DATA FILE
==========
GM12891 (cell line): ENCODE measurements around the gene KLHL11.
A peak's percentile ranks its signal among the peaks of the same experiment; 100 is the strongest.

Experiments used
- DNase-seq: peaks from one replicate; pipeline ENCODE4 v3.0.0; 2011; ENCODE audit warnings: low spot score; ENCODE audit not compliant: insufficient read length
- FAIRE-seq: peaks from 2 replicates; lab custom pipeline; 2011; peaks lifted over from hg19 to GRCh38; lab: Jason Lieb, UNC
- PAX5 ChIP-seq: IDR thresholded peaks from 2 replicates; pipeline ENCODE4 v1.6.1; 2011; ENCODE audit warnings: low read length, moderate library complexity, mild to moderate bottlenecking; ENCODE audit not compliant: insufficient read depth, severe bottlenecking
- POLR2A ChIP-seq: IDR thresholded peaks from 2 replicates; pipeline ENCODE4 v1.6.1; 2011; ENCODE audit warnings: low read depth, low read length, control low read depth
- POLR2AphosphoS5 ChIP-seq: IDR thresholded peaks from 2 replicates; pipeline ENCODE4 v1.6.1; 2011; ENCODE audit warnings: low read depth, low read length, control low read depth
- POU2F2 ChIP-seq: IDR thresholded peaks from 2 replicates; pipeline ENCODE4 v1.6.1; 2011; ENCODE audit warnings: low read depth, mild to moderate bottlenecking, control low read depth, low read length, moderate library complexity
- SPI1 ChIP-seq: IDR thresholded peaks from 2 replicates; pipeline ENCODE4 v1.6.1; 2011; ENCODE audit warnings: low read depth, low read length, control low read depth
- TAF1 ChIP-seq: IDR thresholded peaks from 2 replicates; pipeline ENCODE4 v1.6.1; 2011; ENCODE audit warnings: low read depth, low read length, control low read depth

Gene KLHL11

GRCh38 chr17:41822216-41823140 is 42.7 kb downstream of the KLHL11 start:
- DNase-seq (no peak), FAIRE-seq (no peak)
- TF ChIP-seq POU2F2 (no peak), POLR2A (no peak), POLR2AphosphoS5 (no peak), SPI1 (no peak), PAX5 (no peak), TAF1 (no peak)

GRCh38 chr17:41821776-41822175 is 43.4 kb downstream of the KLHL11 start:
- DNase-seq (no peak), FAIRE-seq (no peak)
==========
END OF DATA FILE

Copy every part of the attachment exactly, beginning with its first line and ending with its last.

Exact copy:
GM12891 (cell line): ENCODE measurements around the gene KLHL11.
A peak's percentile ranks its signal among the peaks of the same experiment; 100 is the strongest.

Experiments used
- DNase-seq: peaks from one replicate; pipeline ENCODE4 v3.0.0; 2011; ENCODE audit warnings: low spot score; ENCODE audit not compliant: insufficient read length
- FAIRE-seq: peaks from 2 replicates; lab custom pipeline; 2011; peaks lifted over from hg19 to GRCh38; lab: Jason Lieb, UNC
- PAX5 ChIP-seq: IDR thresholded peaks from 2 replicates; pipeline ENCODE4 v1.6.1; 2011; ENCODE audit warnings: low read length, moderate library complexity, mild to moderate bottlenecking; ENCODE audit not compliant: insufficient read depth, severe bottlenecking
- POLR2A ChIP-seq: IDR thresholded peaks from 2 replicates; pipeline ENCODE4 v1.6.1; 2011; ENCODE audit warnings: low read depth, low read length, control low read depth
- POLR2AphosphoS5 ChIP-seq: IDR thresholded peaks from 2 replicates; pipeline ENCODE4 v1.6.1; 2011; ENCODE audit warnings: low read depth, low read length, control low read depth
- POU2F2 ChIP-seq: IDR thresholded peaks from 2 replicates; pipeline ENCODE4 v1.6.1; 2011; ENCODE audit warnings: low read depth, mild to moderate bottlenecking, control low read depth, low read length, moderate library complexity
- SPI1 ChIP-seq: IDR thresholded peaks from 2 replicates; pipeline ENCODE4 v1.6.1; 2011; ENCODE audit warnings: low read depth, low read length, control low read depth
- TAF1 ChIP-seq: IDR thresholded peaks from 2 replicates; pipeline ENCODE4 v1.6.1; 2011; ENCODE audit warnings: low read depth, low read length, control low read depth

Gene KLHL11

GRCh38 chr17:41822216-41823140 is 42.7 kb downstream of the KLHL11 start:
- DNase-seq (no peak), FAIRE-seq (no peak)
- TF ChIP-seq POU2F2 (no peak), POLR2A (no peak), POLR2AphosphoS5 (no peak), SPI1 (no peak), PAX5 (no peak), TAF1 (no peak)

GRCh38 chr17:41821776-41822175 is 43.4 kb downstream of the KLHL11 start:
- DNase-seq (no peak), FAIRE-seq (no peak)